Written by: Josh Walker
At some point you might have heard that, to be a successful entrepreneur, you need to survive on just a few hours sleep. Twitter’s founder and CEO Jack Dorsey said at one point how he was only getting four to six hours of shuteye a night and entrepreneur and former CEO of Yahoo! Marissa Mayer is renowned for getting just four hours.
But, when it comes to sleep, less isn’t always more. As MOGUL alumni, naturopathic doctor, writer, speaker, and entrepreneur Dr Meghan Walker recently told us, “harnessing the power of sleep to fuel your movement is imperative for high performing entrepreneurs.”
Here, we outline some simple steps you can introduce to your busy routine to improve your sleep hygiene and ensure your chances of getting a good night’s sleep are as high as they can possibly be.
But first, what is sleep hygiene?
In short, sleep hygiene is a name for the things you do to ensure you’re getting the best possible night’s sleep and, as a result, are as productive as you can be the next day. Not only is getting a good rest important for your health, but it’s easier to achieve than you might think. With a few lifestyle changes you could be clocking the recommended seven to nine hours a night.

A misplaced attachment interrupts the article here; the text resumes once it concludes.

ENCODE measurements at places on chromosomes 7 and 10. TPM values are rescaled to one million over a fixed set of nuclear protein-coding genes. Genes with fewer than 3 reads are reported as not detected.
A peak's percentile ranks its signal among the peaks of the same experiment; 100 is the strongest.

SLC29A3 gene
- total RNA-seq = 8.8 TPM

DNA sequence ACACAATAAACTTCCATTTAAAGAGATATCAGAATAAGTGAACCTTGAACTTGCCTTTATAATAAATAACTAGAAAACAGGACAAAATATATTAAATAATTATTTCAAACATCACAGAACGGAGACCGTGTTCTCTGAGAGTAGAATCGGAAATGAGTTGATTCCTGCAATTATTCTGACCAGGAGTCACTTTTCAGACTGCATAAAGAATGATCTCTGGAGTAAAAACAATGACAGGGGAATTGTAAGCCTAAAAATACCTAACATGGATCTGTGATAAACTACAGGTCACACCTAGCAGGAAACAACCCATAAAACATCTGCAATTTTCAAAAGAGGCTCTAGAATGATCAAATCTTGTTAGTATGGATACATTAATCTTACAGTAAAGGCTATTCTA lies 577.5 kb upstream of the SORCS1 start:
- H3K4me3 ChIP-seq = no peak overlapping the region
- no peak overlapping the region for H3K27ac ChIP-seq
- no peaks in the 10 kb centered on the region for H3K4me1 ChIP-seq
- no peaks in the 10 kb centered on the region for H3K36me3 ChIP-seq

First, ready up for routine
If there’s one thing that will help you get to sleep, it’s setting up a routine that you feel you’ll be able to keep to easily. Set yourself a bedtime that suits you, try and wake up at the same time every morning and put something in place that you can do to relax you in the lead-up to bed. It might be tough at the beginning, but your sleep cycle will thank you in the long-run.
Second, cut the caffeine
It’s obvious, right? The drinks that keep you awake during the day aren’t going to be a help when it comes to slowing down at night. Avoid coffees and teas in the hours leading up to sleep. Alongside caffeine, alcohol and nicotine can interfere with your rest, as will certain foods that are fatty or rich in sugar.
Third, steer clear of screens
Again, it’s easier said than done and you’ve probably heard it before, but spending time in front of a screen before going to bed is only going to hinder the quality of your sleep. Limit the time you spend in front of phones, televisions and computers and, when you’re actually in bed, turn off notifications so you’re not interrupted by consistent noises or flashes of light.
Fourth, get out and about
The best night’s sleep often comes when you’ve taken steps throughout the day to get ready for bed. Exercise is one such step and, not only is it good for your overall physical and mental health, but can have huge benefits on your sleep cycles. However, intense exercise late at night can have the opposite effect so take the time to get to know your routine, and work out what works best for you.
Finally, make sure your bedroom’s as sleep-ready as possible
Your pillows should be comfortable, your mattress should be sturdy and your lights shouldn’t be too bright if possible (both inside the room and coming in from outside). The temperature of your room also plays a huge role in the quality of your rest. Research suggests between 60 and 67 degrees is the sweet spot.